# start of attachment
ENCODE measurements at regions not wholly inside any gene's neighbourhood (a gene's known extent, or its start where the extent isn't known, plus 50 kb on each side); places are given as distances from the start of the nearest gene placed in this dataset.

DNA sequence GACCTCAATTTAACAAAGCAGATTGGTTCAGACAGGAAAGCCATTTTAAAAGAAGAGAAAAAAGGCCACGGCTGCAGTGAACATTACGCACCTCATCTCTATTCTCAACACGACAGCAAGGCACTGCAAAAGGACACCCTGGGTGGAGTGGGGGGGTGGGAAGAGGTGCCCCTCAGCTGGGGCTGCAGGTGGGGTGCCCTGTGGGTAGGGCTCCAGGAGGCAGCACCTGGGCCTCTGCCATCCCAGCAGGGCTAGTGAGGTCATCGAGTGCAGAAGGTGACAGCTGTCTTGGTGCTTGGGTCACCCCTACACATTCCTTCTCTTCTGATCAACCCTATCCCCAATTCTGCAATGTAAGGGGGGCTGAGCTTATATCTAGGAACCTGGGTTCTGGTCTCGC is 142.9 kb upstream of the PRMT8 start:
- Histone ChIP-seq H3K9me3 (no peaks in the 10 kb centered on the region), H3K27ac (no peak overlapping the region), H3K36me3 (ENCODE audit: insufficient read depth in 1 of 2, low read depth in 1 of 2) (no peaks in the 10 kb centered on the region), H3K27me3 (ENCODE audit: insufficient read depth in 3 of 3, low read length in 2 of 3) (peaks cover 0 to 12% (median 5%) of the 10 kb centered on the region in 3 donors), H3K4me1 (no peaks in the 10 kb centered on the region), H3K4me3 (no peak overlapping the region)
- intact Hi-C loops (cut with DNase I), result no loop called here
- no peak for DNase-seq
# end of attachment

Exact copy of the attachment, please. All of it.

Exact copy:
ENCODE measurements at regions not wholly inside any gene's neighbourhood (a gene's known extent, or its start where the extent isn't known, plus 50 kb on each side); places are given as distances from the start of the nearest gene placed in this dataset.

DNA sequence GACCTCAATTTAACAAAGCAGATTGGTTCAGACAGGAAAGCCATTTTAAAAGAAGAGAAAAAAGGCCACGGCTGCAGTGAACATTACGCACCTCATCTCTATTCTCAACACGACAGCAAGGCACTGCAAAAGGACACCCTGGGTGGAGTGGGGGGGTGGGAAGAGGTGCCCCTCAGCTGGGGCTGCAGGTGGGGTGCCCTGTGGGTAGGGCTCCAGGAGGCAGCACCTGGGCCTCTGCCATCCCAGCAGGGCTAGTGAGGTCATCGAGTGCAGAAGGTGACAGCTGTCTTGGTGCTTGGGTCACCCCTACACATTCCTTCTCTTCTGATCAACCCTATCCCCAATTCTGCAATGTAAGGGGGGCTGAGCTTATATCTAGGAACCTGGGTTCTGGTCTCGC is 142.9 kb upstream of the PRMT8 start:
- Histone ChIP-seq H3K9me3 (no peaks in the 10 kb centered on the region), H3K27ac (no peak overlapping the region), H3K36me3 (ENCODE audit: insufficient read depth in 1 of 2, low read depth in 1 of 2) (no peaks in the 10 kb centered on the region), H3K27me3 (ENCODE audit: insufficient read depth in 3 of 3, low read length in 2 of 3) (peaks cover 0 to 12% (median 5%) of the 10 kb centered on the region in 3 donors), H3K4me1 (no peaks in the 10 kb centered on the region), H3K4me3 (no peak overlapping the region)
- intact Hi-C loops (cut with DNase I), result no loop called here
- no peak for DNase-seq